Close this search box.

How Students Can Learn Through Play in the Classroom

St. Timothy's students participating in a group activity in the classroom

When beginning their early education, many children assume that play starts and ends with recess. However, as school curriculums have evolved, teachers are incorporating opportunities to learn through play each day in the classroom. 

At St. Timothy’s School, we recognize how vital learning through play is for young learners. That’s why we take an intentional approach to create a nurturing and open environment for learning through play and self-discovery. By engaging with their peers and educators in this type of environment, our students develop a foundation for lifelong learning and creativity. Read below to learn more about how our students learn through play in the classroom. 

Language Play

Students are constantly developing their language arts and literacy skills, and learning through play will accelerate those learnings! Whether storytelling or engaging in rhyming games, young learners can engage new parts of the brain and get creative as they learn through play. Teachers might also incorporate writing in their learning through play activities to help students develop early writing skills.

Exploratory Play

Learning through exploratory play enables children to get their hands dirty—literally! These types of immersive learning activities target students’ senses and their drive for self-discovery. From finger painting to building figures out of magnet tiles, learning through exploratory play enables children to work hands-on and with ultimate creative freedom.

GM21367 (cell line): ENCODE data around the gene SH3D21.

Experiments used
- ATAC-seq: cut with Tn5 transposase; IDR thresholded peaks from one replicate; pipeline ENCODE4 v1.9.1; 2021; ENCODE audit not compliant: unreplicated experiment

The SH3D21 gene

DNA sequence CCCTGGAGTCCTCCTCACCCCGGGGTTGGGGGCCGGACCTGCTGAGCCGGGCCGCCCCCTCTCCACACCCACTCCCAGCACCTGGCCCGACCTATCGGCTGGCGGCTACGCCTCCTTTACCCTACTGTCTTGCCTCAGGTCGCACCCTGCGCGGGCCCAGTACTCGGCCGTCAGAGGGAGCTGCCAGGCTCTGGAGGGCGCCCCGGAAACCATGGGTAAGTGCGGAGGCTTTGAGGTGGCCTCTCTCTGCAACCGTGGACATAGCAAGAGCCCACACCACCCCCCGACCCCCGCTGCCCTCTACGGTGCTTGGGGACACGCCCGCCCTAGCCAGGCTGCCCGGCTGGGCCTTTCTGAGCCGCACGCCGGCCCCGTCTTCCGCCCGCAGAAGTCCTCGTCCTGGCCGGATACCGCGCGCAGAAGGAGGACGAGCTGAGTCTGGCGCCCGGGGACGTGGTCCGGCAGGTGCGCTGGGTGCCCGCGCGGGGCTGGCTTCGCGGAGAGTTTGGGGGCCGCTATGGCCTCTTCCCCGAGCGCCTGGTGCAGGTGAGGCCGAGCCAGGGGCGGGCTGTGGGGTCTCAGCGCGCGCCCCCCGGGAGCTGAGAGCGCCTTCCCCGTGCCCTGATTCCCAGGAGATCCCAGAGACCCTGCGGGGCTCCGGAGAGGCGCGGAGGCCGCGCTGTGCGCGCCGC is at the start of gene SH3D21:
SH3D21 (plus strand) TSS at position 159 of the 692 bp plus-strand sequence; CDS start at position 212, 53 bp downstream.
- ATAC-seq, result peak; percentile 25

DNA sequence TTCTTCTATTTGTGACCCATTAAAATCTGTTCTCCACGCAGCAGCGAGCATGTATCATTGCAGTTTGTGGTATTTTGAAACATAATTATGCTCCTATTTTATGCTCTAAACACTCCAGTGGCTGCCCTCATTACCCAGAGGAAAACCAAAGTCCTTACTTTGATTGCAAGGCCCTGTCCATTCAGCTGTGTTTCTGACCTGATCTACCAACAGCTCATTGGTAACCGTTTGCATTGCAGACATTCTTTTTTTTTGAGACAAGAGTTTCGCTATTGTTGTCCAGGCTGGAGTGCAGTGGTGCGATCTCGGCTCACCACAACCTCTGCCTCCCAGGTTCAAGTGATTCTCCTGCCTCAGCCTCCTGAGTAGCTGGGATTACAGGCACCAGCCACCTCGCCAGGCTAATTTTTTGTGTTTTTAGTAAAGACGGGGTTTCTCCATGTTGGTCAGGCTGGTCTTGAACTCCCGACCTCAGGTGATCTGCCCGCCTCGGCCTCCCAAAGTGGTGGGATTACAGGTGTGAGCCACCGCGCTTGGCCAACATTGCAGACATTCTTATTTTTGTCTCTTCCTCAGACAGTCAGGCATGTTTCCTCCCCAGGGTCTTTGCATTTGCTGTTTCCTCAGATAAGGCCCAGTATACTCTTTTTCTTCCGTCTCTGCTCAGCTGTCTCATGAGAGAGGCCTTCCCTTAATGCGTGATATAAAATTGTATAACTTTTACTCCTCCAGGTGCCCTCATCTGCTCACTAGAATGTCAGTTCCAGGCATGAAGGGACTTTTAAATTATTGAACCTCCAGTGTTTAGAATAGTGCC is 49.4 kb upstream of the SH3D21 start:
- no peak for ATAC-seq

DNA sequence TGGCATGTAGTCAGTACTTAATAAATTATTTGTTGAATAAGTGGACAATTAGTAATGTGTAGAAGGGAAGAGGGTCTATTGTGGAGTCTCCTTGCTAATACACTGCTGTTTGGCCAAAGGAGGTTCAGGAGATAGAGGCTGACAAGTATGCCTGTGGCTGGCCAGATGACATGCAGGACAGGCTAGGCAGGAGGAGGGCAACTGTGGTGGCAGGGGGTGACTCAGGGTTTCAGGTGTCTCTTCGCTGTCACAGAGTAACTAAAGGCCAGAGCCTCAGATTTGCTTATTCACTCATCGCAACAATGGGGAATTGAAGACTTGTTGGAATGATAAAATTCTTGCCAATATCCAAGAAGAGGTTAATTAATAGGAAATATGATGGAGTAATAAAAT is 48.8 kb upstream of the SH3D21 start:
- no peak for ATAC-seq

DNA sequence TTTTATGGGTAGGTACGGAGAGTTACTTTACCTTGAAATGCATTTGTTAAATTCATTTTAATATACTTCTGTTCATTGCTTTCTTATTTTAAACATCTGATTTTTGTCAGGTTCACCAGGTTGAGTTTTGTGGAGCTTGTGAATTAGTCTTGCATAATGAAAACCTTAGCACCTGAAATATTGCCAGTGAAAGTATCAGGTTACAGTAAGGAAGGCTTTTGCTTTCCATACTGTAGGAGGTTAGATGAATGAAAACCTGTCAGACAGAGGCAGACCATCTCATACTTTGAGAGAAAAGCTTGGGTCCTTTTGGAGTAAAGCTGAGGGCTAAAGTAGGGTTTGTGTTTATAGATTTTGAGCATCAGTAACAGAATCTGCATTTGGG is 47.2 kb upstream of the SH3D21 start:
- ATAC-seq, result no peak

St. Timothy’s students learn through exploratory play as they engage in the classroom and in art education. Our pre-K to fourth-grade students participate in our visual arts programs, a co-curricular class that encourages imagination and self-expression through creative opportunities. Our middle schoolers also have the chance to take visual art as an elective, where they can use a variety of innovative mediums to engage in exploratory play, like photography, painting, or pottery. 

Constructive Play

Imagination, fine motor skills, and creativity are just a few of the learning blocks of constructive play in the classroom. This form of learning through play is crucial to a child’s early development, as it allows them to reach new heights of self-expression and transform their creative ideas into reality. Teachers might incorporate learning activities such as drawing pictures with chalk outside or creating towers out of blocks. All of the learning through play opportunities engage students’ imagination and encourage them to dive deep into creative pursuits.

Social Play

Coinciding with its name, learning through social play taps into students’ social-emotional skill sets. These types of learning activities hone in on children’s communication, negotiation, problem-solving, and cooperation skills, teaching students how to acclimate to different social settings and groups. Social play comes in a variety of forms, including acting out play scenes, participating in team sports, or interacting with friends on the playground. However, regarding day-to-day classroom activities, social play can be as simple as partnering students together to work on a group project. Ultimately, students will innately discover ways to learn through social play. However, it still helps to encourage these social-emotional learnings in a core classroom curriculum.

Private Education at St. Timothy’s School

St. Timothy’s School is a private school in Raleigh, NC, that encourages learning through play inside and outside the classroom. With a comprehensive curriculum built on independence, creativity, problem-solving, and more, we inspire students to become lifelong learners. Visit our website today to learn more about learning through play at St. Timothy’s School.